makes 30 (36, if you reroll the scraps)
For the Meyer Lemon Curd-
(The curd is made using thin-skinned Meyer lemons, which are less bitter with a wonderfully floral fragrance. The Meyer lemons and sugar need to macerate for at least 3 hours in a non-reactive bowl. I prefer to let them sit in a covered bowl, overnight.)
2 Meyer lemons, sliced paper thin (mine weighed a total of 4½ oz.)
1 cup granulated sugar
2 tablespoons butter, melted
1 tablespoon flour
2 eggs, beaten
Prepare the lemons by slicing them paper-thin, (saving the juice) removing all seeds, and placing the lemon slices, the juice, and the sugar in the bowl of a food processor fitted with the blade attachment. Pulse just until you have coarsely chopped pieces of lemon. (Slices of lemon work well in pie, but small pieces work better in rugelach’s crescent shape.) Transfer the mixture to a non-reactive bowl, cover with plastic wrap and let them sit for at least 3 hours, preferably overnight. (There may be a few stray seeds that should float to the top after the sugar and lemons sit. Remove them.)
In a small bowl, whisk together the butter and flour, then whisk that into the lemon/sugar mixture. Add the eggs, and combine thoroughly. Place the lemon filling in the top of a double boiler, set over simmering water. Cook the lemon filling until it becomes very thick- I take it off the heat when my insta-read thermometer registers 185 degrees. Transfer the filling to a bowl, cover it with plastic wrap and set the bowl over ice to cool completely before filling the rugelach. (You can prepare the lemon filling 3-4 days ahead of time and keep it refrigerated.) When ready to bake, pre-heat the oven to 375 degrees F.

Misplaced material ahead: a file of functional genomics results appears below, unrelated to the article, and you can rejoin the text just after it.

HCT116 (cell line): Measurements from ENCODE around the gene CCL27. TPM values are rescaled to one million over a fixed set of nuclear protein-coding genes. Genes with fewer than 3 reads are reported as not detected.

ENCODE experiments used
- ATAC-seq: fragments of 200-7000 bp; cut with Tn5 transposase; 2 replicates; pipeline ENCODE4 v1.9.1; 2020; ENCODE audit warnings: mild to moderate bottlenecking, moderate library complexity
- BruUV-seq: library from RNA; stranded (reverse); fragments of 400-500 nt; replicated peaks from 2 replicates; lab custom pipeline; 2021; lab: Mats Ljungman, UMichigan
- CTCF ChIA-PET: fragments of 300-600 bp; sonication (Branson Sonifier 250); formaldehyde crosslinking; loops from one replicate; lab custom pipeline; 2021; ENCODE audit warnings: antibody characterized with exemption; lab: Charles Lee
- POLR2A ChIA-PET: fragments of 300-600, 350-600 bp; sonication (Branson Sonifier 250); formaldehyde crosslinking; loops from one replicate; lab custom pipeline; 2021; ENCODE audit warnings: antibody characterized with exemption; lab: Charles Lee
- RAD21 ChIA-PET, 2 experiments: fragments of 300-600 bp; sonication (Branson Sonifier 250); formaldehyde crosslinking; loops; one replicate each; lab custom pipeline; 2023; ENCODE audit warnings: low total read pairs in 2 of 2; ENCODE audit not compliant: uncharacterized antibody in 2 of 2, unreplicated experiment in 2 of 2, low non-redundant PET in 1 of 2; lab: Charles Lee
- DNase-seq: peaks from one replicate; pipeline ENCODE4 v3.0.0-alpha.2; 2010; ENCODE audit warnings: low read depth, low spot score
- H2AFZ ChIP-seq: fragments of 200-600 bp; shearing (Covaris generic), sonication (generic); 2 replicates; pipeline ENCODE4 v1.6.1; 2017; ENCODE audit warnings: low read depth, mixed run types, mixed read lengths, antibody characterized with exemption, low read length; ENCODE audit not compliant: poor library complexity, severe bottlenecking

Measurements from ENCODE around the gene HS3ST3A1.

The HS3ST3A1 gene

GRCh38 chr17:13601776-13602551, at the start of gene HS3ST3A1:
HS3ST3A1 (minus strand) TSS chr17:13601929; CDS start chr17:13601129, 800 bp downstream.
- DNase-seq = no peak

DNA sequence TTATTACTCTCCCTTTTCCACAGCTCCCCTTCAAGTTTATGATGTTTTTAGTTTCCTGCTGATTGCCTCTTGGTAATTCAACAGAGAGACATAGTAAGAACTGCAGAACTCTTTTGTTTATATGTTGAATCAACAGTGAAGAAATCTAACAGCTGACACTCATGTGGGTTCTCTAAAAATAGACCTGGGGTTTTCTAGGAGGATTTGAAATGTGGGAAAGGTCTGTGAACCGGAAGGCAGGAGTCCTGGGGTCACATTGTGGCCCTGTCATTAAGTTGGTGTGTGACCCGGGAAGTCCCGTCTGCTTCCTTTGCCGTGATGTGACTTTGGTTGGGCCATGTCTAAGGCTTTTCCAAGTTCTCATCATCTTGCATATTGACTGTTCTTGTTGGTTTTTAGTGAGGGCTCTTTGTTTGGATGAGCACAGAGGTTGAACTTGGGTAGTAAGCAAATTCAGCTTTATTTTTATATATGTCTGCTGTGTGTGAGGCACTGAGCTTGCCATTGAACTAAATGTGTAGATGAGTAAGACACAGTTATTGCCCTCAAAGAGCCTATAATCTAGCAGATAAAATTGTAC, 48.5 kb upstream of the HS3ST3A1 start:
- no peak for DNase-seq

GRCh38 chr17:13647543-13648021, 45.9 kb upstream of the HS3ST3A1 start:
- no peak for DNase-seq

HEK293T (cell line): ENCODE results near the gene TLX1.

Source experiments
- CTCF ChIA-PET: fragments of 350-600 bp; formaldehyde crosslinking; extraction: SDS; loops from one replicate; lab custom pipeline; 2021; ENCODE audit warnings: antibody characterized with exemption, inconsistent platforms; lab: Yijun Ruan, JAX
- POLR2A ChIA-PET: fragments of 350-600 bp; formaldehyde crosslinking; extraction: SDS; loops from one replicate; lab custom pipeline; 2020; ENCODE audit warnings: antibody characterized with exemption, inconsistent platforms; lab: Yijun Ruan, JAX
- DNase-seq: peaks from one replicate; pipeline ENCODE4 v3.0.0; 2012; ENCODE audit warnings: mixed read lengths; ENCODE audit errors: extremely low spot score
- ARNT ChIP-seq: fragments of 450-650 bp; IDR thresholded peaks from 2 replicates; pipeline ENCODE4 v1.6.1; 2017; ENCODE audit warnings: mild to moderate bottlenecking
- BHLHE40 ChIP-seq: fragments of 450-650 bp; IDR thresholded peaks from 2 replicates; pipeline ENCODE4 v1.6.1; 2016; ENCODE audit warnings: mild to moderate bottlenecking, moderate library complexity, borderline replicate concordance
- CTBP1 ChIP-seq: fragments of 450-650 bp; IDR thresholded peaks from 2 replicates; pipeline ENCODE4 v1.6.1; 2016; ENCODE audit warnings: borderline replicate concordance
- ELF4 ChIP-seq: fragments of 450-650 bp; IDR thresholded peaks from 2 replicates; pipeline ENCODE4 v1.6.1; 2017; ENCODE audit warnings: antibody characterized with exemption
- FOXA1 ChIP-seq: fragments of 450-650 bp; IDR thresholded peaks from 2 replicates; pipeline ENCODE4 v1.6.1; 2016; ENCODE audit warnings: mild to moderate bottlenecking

For the dough-
Note- (Some bakers are keen on preparing their rugelach dough In the food processor. I think that expedites the process only slightly and lends itself to over mixing. I prefer to use a stand mixer.)
8 oz. (2 sticks) unsalted butter, room temperature, cut into ½” pieces
8 oz. cream cheese, room temperature, cut into ½” pieces
2 tablespoons sugar
¼ teaspoon salt
½ teaspoon vanilla extract
2 cups (260 grams) all-purpose flour (plus additional for rolling)
In the bowl of a standing mixer fitted with the paddle attachment, place butter and cream cheese. Beat on medium speed until well combined, then turn mixer to low and add sugar, salt, and vanilla. Turn off mixer, scrape down the sides and bottom of the bowl. With mixer on low, add the flour, one cup at a time, mixing just until combined. Do not overwork the dough. Scrape the dough onto a large piece of plastic wrap, dust it with flour, divide it into thirds, shape each portion into a disc, and wrap individually in plastic wrap.(Each disc should weigh 7.5 oz or 213 grams). Refrigerate for at least two hours, preferably overnight, before rolling out. (You can also double wrap the dough in plastic wrap and freeze for up to one month.) Prepare the egg wash and the nut mixture.
1 egg beaten with 1 tablespoon milk, for egg wash
2 tablespoons sugar